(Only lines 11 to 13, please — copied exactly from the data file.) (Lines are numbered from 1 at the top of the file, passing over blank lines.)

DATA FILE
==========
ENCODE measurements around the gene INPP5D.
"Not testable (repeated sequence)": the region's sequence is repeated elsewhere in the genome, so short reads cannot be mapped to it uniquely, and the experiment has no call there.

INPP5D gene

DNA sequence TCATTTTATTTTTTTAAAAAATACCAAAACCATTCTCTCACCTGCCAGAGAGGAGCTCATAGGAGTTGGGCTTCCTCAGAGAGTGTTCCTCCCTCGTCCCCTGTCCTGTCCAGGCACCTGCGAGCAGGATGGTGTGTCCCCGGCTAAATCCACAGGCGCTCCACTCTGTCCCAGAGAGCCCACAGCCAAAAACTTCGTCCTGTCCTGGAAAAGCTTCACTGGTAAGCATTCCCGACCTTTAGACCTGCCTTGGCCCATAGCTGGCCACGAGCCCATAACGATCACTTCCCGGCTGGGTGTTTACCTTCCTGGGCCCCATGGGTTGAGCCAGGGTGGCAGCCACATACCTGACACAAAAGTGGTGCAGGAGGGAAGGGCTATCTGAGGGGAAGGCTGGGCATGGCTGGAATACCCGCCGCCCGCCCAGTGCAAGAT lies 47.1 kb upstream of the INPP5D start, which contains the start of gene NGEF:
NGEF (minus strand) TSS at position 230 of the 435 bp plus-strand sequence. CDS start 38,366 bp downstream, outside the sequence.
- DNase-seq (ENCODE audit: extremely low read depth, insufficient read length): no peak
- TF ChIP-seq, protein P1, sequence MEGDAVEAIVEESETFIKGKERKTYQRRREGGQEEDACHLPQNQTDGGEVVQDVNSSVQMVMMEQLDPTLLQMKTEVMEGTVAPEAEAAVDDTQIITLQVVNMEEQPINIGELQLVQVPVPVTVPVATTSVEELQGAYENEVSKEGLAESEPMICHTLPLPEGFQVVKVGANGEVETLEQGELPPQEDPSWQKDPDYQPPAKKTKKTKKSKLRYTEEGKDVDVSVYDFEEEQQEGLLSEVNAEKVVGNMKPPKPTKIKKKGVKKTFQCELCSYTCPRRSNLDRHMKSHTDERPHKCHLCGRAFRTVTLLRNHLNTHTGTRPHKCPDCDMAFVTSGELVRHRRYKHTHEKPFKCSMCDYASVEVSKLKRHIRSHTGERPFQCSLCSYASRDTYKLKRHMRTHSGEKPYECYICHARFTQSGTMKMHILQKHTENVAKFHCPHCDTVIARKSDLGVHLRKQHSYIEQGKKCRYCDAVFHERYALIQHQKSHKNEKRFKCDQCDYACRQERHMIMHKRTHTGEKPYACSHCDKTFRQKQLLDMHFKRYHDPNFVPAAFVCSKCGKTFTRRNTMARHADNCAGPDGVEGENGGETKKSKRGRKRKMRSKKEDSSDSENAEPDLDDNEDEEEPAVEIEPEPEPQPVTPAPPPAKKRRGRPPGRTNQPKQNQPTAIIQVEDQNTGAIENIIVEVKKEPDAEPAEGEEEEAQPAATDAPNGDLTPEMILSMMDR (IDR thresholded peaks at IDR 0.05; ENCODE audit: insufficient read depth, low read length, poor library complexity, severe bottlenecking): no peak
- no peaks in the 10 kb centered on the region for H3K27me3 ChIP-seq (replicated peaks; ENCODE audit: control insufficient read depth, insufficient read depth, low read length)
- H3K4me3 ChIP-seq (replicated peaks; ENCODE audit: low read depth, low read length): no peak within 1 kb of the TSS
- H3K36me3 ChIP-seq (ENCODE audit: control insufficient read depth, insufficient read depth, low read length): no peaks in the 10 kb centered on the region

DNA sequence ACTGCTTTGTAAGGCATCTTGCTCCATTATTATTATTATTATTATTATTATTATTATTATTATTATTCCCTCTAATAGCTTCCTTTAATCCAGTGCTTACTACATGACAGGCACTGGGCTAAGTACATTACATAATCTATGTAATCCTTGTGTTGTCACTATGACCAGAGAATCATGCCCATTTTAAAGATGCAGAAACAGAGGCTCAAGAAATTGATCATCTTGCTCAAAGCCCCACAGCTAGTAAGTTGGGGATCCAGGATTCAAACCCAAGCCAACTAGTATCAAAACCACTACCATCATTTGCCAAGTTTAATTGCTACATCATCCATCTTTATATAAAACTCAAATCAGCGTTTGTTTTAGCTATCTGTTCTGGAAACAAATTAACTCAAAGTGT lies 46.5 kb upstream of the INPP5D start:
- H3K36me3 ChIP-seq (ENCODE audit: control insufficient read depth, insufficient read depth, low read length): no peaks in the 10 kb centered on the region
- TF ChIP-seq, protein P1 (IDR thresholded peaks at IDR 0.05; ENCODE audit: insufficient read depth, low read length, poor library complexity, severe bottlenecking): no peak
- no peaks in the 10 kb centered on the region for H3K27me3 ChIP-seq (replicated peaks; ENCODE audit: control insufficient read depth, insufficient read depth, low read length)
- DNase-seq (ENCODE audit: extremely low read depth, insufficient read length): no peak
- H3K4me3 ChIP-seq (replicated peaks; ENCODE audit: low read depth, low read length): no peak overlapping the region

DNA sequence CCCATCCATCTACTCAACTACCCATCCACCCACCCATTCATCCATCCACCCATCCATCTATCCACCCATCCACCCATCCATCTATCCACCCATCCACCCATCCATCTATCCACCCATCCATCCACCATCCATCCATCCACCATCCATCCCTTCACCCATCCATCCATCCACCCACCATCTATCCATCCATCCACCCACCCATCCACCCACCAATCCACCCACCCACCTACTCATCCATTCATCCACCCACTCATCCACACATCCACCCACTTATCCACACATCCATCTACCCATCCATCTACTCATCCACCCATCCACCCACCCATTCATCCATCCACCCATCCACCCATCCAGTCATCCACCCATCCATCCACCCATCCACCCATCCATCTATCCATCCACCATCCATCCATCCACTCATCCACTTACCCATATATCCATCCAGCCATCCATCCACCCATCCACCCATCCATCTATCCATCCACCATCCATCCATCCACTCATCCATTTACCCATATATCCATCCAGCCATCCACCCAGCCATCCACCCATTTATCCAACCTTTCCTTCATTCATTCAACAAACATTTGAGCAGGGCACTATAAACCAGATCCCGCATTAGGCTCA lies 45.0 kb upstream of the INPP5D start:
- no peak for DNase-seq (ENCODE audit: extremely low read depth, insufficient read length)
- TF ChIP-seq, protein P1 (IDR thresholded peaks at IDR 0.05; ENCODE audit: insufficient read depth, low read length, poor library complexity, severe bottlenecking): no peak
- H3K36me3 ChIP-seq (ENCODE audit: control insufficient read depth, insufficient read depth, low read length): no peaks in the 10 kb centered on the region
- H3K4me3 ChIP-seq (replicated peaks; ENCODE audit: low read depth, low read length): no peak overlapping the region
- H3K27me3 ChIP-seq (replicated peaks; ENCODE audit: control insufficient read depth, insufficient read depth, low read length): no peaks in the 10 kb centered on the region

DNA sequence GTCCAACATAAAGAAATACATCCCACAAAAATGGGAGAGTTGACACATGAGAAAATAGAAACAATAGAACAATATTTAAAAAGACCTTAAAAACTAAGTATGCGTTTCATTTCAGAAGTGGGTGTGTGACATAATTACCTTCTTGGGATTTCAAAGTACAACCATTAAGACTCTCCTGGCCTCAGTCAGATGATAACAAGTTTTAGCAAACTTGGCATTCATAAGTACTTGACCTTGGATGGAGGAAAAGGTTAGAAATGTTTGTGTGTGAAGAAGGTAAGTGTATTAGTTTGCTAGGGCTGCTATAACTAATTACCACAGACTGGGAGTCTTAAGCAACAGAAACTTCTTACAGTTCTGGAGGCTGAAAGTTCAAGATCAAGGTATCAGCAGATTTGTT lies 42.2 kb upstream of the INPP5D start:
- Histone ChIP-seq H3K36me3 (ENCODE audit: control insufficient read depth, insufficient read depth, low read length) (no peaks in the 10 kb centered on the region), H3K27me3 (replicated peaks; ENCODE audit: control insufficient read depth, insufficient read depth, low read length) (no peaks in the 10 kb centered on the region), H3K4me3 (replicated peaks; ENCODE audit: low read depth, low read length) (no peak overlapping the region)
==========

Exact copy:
DNA sequence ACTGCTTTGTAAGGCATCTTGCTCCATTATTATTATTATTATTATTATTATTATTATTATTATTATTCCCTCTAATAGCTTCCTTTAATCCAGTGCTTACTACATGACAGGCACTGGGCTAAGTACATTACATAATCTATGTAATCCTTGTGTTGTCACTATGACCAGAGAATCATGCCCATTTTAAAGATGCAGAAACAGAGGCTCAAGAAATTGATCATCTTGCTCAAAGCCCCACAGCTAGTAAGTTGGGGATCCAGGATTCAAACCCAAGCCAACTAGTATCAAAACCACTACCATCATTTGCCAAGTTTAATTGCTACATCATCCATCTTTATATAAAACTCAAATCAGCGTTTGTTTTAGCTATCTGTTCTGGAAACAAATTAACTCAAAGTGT lies 46.5 kb upstream of the INPP5D start:
- H3K36me3 ChIP-seq (ENCODE audit: control insufficient read depth, insufficient read depth, low read length): no peaks in the 10 kb centered on the region
- TF ChIP-seq, protein P1 (IDR thresholded peaks at IDR 0.05; ENCODE audit: insufficient read depth, low read length, poor library complexity, severe bottlenecking): no peak